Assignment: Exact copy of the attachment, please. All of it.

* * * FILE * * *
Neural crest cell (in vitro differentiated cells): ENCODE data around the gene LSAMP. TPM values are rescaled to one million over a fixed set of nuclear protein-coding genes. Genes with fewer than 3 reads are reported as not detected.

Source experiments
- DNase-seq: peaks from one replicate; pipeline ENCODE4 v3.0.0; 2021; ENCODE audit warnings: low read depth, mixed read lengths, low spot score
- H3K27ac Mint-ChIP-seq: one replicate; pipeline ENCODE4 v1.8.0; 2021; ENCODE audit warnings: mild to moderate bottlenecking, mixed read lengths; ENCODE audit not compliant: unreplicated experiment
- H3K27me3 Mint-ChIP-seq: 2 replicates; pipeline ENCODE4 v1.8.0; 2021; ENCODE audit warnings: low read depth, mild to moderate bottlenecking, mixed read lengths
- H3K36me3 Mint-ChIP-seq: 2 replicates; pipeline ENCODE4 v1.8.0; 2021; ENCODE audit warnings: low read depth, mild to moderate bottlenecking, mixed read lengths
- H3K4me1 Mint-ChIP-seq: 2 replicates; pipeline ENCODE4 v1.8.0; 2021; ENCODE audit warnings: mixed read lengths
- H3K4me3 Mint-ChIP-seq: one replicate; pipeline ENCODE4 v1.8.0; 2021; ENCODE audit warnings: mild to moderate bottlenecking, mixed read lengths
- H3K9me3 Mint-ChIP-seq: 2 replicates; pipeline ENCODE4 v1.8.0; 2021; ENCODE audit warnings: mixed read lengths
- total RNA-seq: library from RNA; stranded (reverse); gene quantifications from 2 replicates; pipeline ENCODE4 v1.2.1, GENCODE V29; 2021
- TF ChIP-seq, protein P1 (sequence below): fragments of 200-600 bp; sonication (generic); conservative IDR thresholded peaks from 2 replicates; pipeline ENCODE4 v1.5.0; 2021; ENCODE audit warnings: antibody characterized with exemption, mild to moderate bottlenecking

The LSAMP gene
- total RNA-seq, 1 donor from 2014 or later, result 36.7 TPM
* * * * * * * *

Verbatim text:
Neural crest cell (in vitro differentiated cells): ENCODE data around the gene LSAMP. TPM values are rescaled to one million over a fixed set of nuclear protein-coding genes. Genes with fewer than 3 reads are reported as not detected.

Source experiments
- DNase-seq: peaks from one replicate; pipeline ENCODE4 v3.0.0; 2021; ENCODE audit warnings: low read depth, mixed read lengths, low spot score
- H3K27ac Mint-ChIP-seq: one replicate; pipeline ENCODE4 v1.8.0; 2021; ENCODE audit warnings: mild to moderate bottlenecking, mixed read lengths; ENCODE audit not compliant: unreplicated experiment
- H3K27me3 Mint-ChIP-seq: 2 replicates; pipeline ENCODE4 v1.8.0; 2021; ENCODE audit warnings: low read depth, mild to moderate bottlenecking, mixed read lengths
- H3K36me3 Mint-ChIP-seq: 2 replicates; pipeline ENCODE4 v1.8.0; 2021; ENCODE audit warnings: low read depth, mild to moderate bottlenecking, mixed read lengths
- H3K4me1 Mint-ChIP-seq: 2 replicates; pipeline ENCODE4 v1.8.0; 2021; ENCODE audit warnings: mixed read lengths
- H3K4me3 Mint-ChIP-seq: one replicate; pipeline ENCODE4 v1.8.0; 2021; ENCODE audit warnings: mild to moderate bottlenecking, mixed read lengths
- H3K9me3 Mint-ChIP-seq: 2 replicates; pipeline ENCODE4 v1.8.0; 2021; ENCODE audit warnings: mixed read lengths
- total RNA-seq: library from RNA; stranded (reverse); gene quantifications from 2 replicates; pipeline ENCODE4 v1.2.1, GENCODE V29; 2021
- TF ChIP-seq, protein P1 (sequence below): fragments of 200-600 bp; sonication (generic); conservative IDR thresholded peaks from 2 replicates; pipeline ENCODE4 v1.5.0; 2021; ENCODE audit warnings: antibody characterized with exemption, mild to moderate bottlenecking

The LSAMP gene
- total RNA-seq, 1 donor from 2014 or later, result 36.7 TPM